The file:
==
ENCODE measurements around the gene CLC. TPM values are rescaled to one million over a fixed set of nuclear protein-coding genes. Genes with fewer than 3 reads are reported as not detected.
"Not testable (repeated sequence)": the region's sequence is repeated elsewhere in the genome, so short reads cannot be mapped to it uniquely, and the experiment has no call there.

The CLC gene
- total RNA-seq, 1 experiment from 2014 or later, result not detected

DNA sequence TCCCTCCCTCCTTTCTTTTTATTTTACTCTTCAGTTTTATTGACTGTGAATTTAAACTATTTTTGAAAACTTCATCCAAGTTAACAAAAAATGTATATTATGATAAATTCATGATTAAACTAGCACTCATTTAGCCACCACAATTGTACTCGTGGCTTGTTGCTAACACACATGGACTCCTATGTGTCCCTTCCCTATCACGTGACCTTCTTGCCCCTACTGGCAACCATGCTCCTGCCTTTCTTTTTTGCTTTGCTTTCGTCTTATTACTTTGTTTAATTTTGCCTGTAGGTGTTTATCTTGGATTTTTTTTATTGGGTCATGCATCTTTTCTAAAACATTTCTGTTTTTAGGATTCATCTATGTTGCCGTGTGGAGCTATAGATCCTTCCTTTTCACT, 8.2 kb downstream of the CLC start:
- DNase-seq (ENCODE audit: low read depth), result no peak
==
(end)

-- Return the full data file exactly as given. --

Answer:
ENCODE measurements around the gene CLC. TPM values are rescaled to one million over a fixed set of nuclear protein-coding genes. Genes with fewer than 3 reads are reported as not detected.
"Not testable (repeated sequence)": the region's sequence is repeated elsewhere in the genome, so short reads cannot be mapped to it uniquely, and the experiment has no call there.

The CLC gene
- total RNA-seq, 1 experiment from 2014 or later, result not detected

DNA sequence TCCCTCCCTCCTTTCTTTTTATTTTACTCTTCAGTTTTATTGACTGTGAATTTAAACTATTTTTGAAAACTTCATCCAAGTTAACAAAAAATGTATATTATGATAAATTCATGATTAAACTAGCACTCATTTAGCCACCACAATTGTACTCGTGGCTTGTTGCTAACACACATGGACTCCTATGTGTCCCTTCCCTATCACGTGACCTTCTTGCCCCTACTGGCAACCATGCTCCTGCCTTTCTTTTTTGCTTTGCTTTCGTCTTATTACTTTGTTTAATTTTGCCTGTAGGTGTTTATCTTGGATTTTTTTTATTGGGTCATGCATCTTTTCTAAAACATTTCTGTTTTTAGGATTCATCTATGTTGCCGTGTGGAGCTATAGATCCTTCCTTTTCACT, 8.2 kb downstream of the CLC start:
- DNase-seq (ENCODE audit: low read depth), result no peak